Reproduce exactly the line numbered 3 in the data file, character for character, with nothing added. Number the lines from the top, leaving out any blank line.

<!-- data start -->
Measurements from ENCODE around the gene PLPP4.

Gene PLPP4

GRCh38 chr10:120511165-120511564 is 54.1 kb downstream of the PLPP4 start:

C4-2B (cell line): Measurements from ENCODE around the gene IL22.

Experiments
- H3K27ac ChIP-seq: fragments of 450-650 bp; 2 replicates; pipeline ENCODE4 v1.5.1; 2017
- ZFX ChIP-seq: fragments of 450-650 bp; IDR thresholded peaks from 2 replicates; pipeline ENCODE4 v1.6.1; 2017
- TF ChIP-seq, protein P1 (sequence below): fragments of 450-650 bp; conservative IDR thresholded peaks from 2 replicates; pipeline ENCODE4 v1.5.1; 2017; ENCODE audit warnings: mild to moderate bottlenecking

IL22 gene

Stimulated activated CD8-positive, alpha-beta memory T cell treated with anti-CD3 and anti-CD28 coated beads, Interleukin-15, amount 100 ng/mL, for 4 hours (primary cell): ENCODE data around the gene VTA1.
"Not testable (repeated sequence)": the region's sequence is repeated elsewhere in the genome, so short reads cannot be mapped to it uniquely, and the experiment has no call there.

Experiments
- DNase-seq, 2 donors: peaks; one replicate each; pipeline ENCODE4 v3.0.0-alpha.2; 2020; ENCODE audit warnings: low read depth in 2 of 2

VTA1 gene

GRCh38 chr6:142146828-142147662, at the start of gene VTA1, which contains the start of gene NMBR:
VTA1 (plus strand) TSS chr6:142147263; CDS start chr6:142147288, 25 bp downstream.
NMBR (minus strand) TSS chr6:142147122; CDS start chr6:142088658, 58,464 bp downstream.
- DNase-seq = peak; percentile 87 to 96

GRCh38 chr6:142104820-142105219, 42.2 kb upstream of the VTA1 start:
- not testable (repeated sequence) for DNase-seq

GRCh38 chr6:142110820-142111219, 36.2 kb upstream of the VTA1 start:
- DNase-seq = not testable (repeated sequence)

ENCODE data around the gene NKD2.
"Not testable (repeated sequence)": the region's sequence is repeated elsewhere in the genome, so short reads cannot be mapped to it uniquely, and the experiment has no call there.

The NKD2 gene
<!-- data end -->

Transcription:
GRCh38 chr10:120511165-120511564 is 54.1 kb downstream of the PLPP4 start: